I finished reading An Emergent Theology for Emerging Churches by Ray S. Anderson on Monday night. I thoroughly enjoyed the book, and I would highly recommend it to anyone who honestly wants to know about the theology and scripture foundation under emerging churches. The emergent/emerging terms get thrown around way too easily in the blogosphere in both positive and negative lights, and I, for one, was tired of not knowing anything real about what is behind the emerging movement in churches.
I mentioned before in a previous post that I learned to see the writings of Paul differently in a much more refreshing way after seeing just how much the church in Antioch (the church that commissioned Paul's missions) was the first emerging church. The scriptural foundation of the emergent theology described in this book is just as refreshing and touches the longing spirit of my heart. The last chapter and the books ends with four things that are essential to being an emerging church and emergent church. I wanted to highlight them here to save them for reference (especially since I have to return the book today):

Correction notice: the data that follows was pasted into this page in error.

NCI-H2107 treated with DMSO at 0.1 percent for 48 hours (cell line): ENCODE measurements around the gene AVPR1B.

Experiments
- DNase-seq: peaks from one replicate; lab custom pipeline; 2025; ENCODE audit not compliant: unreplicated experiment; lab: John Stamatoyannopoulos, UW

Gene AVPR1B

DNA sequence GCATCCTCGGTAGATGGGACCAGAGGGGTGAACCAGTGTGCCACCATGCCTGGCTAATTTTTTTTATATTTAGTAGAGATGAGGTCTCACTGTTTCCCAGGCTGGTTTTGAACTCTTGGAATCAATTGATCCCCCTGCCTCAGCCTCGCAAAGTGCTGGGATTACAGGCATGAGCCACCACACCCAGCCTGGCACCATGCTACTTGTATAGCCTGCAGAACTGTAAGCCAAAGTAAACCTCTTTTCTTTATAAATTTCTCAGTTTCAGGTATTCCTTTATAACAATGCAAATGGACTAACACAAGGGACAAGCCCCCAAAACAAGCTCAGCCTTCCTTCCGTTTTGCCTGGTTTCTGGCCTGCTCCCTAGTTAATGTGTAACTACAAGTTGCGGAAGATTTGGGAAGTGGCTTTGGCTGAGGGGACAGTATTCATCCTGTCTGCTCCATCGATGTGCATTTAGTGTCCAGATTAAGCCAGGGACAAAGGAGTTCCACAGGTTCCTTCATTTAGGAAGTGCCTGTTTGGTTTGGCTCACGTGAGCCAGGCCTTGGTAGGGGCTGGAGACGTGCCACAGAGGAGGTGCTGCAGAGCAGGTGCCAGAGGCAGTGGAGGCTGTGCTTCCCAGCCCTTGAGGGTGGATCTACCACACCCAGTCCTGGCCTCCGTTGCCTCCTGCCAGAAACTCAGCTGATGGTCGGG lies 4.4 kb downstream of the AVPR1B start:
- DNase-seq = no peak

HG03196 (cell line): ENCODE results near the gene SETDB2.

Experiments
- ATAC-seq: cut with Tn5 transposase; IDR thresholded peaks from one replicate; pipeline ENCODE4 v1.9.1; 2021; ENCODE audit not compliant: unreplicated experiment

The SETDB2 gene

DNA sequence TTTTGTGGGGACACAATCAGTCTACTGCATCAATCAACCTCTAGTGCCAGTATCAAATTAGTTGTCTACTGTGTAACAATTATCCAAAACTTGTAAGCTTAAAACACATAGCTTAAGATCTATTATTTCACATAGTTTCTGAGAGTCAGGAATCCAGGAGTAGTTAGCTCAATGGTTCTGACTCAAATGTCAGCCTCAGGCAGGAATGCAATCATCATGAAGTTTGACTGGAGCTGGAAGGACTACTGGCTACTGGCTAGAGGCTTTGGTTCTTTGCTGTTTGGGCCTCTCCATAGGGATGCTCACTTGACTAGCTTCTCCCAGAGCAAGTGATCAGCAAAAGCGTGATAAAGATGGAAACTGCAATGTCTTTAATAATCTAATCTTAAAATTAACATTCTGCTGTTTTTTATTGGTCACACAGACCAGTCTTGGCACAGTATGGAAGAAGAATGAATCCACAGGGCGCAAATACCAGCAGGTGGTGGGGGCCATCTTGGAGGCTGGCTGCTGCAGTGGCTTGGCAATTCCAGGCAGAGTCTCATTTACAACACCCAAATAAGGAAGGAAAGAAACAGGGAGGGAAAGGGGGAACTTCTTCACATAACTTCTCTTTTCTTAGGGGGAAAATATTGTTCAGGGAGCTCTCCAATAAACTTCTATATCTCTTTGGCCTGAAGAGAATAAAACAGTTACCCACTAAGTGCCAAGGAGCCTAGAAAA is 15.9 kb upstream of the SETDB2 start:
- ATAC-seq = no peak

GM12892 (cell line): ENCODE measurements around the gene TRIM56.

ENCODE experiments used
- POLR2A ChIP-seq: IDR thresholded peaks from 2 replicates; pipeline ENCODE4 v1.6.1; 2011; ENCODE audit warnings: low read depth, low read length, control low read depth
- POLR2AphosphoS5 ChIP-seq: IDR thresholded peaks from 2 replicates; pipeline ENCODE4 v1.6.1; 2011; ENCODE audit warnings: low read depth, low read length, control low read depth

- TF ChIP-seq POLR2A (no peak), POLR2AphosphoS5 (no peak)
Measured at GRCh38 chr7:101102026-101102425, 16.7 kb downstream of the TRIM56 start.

The life of emerging churches is grounded in their conception and birth as the community of those who are children of God, whose lives are personally drawn into the very life and being of Christ. Those who are born anew by the Spirit of God are not merely Christians, or followers of Christ, but have been placed (adopted) into the personal relationship between the Son and the Father as children of God and "joint heirs with Christ" (Romans 8:17).... One could say the words [of a creed] and even believe that they are true, but not yet "be in Christ." Belief if confessional, belonging is communal. (p. 213)